At Long Last, a Secret Ballot for All

My friend Bill Kincaid is an eightysomething -- with wit and energy surpassing most fortysomethings I could name -- and he's worked the polls with his wife, Mildred, for decades of Cincinnati electi

May 17, 2006 at 2:06 pm

My friend Bill Kincaid is an eightysomething — with wit and energy surpassing most fortysomethings I could name — and he's worked the polls with his wife, Mildred, for decades of Cincinnati elections. Originally from Kentucky, he reminisced the other day about his earliest opportunities to cast a secret ballot.

At the polling place in the old blacksmith's shop was an inverted tub with a slot in the top. You marked an X on your paper ballot, folded it up and dropped it in the slot.

Simple, for sure — and it worked.

Now his native state has progressed to a new level of simplicity: voting electronically on state-of-the-art ballot machines. Period. Here in Ohio, on the other hand, you might say we've got some bizarre hybrid of that old tub and Kentucky's more modern approach.

Although I've been a proud American voter since the '70s, the May 2 election was an amazing milestone: At 5:30 p.m. that day I walked to my polling place and cast my ballot without help from another person for the first time in my life.

The ballot debacle in 2000 led to the Help America Vote Act, and disability rights groups seized the opportunity to bring the right of casting a secret ballot to everyone.

Voting used to pose problems of varying kinds for millions of voters. Many who used wheelchairs weren't able to get into the polls in the first place or, if they could, were often then unable to use the existing equipment. Some couldn't get close enough to the actual ballot to read it. Others, with limited hand function, couldn't punch the holes. Still others, with learning or visual disabilities, were unable to read the choices presented.

For people who are blind, the only solution was to trust another person to read the ballot and then trust that person further to make the desired selections or, as I did, to memorize the order of choices and punch them accordingly.

With the Help America Vote Act, however, came the mandate that no later than Jan. 1 every polling place would be accessible physically and have at least one accessible voting machine to offer voters with disabilities.

In Hamilton County, the accessible machine chosen was the Hart eSlate, a machine that offers a text-to-speech interface, enabling a voter to don headphones and listen to all selections and then make selections by pressing a button. The machines were also positioned at a height accessible to someone using a wheelchair and offered font size and color changes to render reading of the screen a more manageable task for those with learning or visual disabilities.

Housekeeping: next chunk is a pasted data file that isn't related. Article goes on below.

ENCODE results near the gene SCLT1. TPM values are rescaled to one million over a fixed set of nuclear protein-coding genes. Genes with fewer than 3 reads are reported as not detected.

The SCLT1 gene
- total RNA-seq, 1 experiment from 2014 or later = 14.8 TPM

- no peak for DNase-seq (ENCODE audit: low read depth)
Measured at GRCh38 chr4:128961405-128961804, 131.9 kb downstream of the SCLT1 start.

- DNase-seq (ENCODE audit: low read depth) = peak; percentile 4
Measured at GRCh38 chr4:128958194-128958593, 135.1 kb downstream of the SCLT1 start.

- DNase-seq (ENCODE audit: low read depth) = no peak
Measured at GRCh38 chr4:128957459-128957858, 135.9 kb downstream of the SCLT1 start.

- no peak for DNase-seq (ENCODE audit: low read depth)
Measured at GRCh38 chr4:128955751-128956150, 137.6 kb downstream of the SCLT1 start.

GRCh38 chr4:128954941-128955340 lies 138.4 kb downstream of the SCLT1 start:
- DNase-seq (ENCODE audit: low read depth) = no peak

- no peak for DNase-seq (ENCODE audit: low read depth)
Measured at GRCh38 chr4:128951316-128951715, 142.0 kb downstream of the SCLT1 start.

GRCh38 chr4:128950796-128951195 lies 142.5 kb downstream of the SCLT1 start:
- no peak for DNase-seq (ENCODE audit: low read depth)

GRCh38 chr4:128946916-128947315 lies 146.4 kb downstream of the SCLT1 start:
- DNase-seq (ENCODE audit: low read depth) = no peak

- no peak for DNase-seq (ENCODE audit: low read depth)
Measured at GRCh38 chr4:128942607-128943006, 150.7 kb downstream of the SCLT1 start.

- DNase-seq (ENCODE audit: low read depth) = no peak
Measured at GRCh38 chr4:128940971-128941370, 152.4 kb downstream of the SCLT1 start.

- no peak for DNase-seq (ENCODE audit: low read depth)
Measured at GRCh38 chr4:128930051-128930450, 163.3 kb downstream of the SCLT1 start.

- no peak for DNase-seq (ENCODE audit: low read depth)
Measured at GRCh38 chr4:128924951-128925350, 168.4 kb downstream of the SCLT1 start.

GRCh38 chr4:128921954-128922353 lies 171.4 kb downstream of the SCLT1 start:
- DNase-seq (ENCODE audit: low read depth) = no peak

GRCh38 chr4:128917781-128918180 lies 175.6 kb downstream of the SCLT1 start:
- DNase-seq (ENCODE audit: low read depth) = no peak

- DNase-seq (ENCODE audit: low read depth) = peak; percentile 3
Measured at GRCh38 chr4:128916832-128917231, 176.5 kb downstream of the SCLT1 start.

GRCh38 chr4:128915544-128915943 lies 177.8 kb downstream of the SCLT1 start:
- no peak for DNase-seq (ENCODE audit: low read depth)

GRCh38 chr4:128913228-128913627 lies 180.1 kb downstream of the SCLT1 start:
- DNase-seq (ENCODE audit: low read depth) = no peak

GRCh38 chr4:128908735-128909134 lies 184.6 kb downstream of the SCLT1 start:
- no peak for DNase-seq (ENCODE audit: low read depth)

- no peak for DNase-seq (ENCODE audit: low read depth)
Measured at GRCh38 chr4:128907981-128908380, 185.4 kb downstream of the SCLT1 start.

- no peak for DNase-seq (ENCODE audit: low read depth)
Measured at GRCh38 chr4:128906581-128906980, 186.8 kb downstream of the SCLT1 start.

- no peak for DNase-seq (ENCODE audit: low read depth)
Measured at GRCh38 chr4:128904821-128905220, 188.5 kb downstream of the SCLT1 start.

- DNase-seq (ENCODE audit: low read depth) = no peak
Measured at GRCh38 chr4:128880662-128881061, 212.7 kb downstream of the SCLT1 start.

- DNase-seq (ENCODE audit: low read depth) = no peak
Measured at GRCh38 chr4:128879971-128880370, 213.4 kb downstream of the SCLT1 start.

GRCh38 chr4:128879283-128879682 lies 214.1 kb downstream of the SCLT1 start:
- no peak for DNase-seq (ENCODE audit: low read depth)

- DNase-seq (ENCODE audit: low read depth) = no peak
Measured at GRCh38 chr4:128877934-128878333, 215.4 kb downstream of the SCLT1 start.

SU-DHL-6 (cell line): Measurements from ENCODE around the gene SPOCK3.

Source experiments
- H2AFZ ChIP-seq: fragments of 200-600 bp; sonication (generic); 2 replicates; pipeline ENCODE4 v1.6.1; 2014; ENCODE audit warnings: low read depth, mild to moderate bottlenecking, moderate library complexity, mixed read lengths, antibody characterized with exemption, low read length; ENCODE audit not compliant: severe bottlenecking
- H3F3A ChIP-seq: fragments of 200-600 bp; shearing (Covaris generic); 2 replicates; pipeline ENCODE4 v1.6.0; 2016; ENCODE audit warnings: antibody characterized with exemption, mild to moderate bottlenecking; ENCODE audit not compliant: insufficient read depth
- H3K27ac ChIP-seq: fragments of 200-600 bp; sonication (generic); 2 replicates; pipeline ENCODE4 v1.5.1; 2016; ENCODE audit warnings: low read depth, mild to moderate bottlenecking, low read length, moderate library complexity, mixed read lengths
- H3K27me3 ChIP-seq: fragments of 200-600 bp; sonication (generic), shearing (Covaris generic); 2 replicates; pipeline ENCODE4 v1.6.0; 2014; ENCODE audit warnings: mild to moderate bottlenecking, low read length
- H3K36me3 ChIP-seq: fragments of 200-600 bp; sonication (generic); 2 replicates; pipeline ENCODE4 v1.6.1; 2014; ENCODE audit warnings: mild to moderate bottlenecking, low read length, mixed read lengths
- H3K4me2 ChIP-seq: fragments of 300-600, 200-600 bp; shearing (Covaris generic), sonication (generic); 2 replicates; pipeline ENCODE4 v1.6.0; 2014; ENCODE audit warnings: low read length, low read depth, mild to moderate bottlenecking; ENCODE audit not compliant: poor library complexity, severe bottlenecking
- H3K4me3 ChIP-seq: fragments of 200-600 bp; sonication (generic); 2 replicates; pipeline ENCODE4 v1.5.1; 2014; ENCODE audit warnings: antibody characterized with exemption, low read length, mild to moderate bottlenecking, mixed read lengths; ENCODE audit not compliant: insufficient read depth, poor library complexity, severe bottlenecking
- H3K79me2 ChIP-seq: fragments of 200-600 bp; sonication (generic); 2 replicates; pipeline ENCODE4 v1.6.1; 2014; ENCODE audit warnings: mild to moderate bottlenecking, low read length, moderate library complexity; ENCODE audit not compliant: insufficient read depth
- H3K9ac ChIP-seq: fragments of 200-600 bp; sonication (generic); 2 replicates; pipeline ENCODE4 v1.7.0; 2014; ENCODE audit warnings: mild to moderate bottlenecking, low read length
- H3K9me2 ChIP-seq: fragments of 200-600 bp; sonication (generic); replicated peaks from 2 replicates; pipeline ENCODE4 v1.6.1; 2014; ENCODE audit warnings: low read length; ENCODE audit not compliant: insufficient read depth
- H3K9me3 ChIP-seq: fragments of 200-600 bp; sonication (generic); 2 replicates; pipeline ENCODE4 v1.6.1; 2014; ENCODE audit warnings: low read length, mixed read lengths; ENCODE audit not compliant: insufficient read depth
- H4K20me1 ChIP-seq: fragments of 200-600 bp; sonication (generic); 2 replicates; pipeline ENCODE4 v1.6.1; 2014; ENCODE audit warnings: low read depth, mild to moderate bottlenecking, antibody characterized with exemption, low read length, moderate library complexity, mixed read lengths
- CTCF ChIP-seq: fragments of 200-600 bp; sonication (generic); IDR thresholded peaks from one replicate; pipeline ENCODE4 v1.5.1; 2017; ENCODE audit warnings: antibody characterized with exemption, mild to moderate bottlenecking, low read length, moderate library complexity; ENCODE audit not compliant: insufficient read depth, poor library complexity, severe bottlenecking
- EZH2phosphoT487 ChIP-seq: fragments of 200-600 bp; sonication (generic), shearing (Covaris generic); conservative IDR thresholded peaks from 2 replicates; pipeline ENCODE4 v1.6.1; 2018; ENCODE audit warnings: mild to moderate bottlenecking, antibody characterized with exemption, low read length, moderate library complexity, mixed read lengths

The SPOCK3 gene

While dozens of Ohio voters with disabilities concur that the experience was indeed a thrilling one, the overall experience was far from what you might call a smashing success.

Like many who have voted in the same precinct for years, John Bush of College Hill said that the poll workers were delighted to see him — someone to test that cool new machine. Alas, he soon learned the machine was not functioning — or at least the poll worker didn't know how to get it going.

Voters in other precincts had similar experiences. In some locations, the machine had to be hunted down or, at best, taken out of the box and set up when the voter who needed it arrived.

Kitty Hevener of Price Hill, who is blind and has been an assistive technology trainer, said that when her machine locked up at start-up the poll worker was at a loss.

"They rejected my idea of just turning it off and then on again, so I then suggested calling the Board of Elections," Hevener said.

That call elicited the same suggestion — turn it off, then on again — and all was then well in that particular precinct.

In my experience, my poll workers were so enthralled by the whole concept that I could read the screen by listening to it that they read my ballot over my shoulder. I was finally able to cast my ballot independently — a remarkable feeling — but you couldn't say it was secret.

Eric Parks, ADA coordinator for Ohio Secretary of State J. Kenneth Blackwell's office, assured me that most issues arose due to inadequate poll worker training.

Because the particular machines chosen in Hamilton County didn't seem to have a function for speeding up the speech, many voters found that the process took much longer than the old-fashioned way. Still, without exception, every person I found who voted independently for the first time — whether they had to wait for the machine to come out of the box, be reinitialized or set up, whether they cast the vote privately or had an audience of poll workers reading their "secret ballots" on the eSlate screen — said the experience was thrilling.

November could be an election like we've never known. For one thing, it could be an election where some 40 million eligible voters come out in droves because their right to a secret ballot is finally more than a dream.

But the poll workers need to know what they're doing. The machines need to work. Then there is the matter of those paper ballots that more "backward" states like Kentucky don't find necessary.

We do want Ohioans to vote, right?